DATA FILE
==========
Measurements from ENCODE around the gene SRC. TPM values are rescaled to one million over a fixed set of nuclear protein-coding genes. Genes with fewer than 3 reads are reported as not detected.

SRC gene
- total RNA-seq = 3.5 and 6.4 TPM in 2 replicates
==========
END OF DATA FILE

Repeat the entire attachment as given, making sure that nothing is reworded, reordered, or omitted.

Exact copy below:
Measurements from ENCODE around the gene SRC. TPM values are rescaled to one million over a fixed set of nuclear protein-coding genes. Genes with fewer than 3 reads are reported as not detected.

SRC gene
- total RNA-seq = 3.5 and 6.4 TPM in 2 replicates